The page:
“When you’re taking single-family homes and replacing them with big apartmentbuildings, the residents and the tenants of those apartments are coming from differentbackgrounds,” Kalaydjian said. “The different backgrounds could be criminalbackgrounds. It could influence our neighborhoods.”

Kalaydjian, a landlord himself with seven properties around Woodland Hills, said the community has planned areas for commercial buildings and apartments. Departing from that blueprint, he said, could reduce property values and contribute to a general sense of disorder.

In Sylmar, Los Angeles’ northernmost neighborhood at the foot of the San GabrielMountains, community leaders believe Jha’s plan to build 40 townhomes on a one-acre site with a single-family home will destroy the area’s bucolic atmosphere.

The lot’s zoning requires that there’s enough space for horse stables, and townhomeswould prevent horse-owning residents from ever living there, said Peter Postlmayr, amember of the neighborhood council.

Jha “bought a piece of property and it’s zoned for horse keeping,” said Postlmayr, adding that there’s an extensive trail network the zoning designation aims to protect. “He’s trying to change that, which is to the detriment of those living near there.”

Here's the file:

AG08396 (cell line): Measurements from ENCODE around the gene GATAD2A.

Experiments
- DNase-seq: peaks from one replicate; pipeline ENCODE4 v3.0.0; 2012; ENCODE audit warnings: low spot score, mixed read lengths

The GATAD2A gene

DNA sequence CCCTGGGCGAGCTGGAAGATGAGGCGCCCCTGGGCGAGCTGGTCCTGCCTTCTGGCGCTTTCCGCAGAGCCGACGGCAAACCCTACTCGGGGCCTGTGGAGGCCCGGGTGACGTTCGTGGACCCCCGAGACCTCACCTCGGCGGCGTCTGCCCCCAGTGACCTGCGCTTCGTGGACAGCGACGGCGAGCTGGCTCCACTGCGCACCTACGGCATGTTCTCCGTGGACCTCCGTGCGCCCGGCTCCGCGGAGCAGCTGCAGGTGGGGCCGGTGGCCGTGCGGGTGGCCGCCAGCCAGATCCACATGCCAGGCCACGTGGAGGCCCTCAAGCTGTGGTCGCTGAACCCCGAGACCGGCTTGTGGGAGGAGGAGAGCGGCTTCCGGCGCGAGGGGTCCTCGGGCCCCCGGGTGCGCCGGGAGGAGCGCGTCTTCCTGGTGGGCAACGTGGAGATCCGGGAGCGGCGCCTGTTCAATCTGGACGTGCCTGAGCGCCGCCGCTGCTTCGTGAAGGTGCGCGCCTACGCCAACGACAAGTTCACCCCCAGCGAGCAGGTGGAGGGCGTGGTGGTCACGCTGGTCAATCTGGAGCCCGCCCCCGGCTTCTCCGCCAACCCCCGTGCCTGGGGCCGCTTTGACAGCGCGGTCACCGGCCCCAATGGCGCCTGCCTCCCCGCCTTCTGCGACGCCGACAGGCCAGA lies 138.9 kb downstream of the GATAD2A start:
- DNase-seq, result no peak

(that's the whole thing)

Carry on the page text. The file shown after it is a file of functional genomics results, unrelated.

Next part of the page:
Jett and other neighbors in Harvard Heights insist that their opposition isn’t becausethey’re against housing, rather the specifics of Jha’s project. A 64-unit, four-storyapartment complex for low-income senior citizens opened two years ago across thestreet with community support, they said.

Jha’s design includes a two-story above-ground parking garage that’s so wide exhaustvents sit less than ten feet from the small apartments next door. All the negative effectsof the development plus the relatively few low-income units don’t justify itsconstruction, Jett said.

“We’re totally cognizant of the housing crisis and all for affordable housing,” said Jett,an independent film director. “But this isn’t that.”

Metcalf, of UC Berkeley’s Terner Center, said state lawmakers understood nearby residents might dislike newer, larger projects when they were debating the bills. But they wanted to ensure that neighbors’ objections would be less likely to trump housing, especially in areas more primed for growth.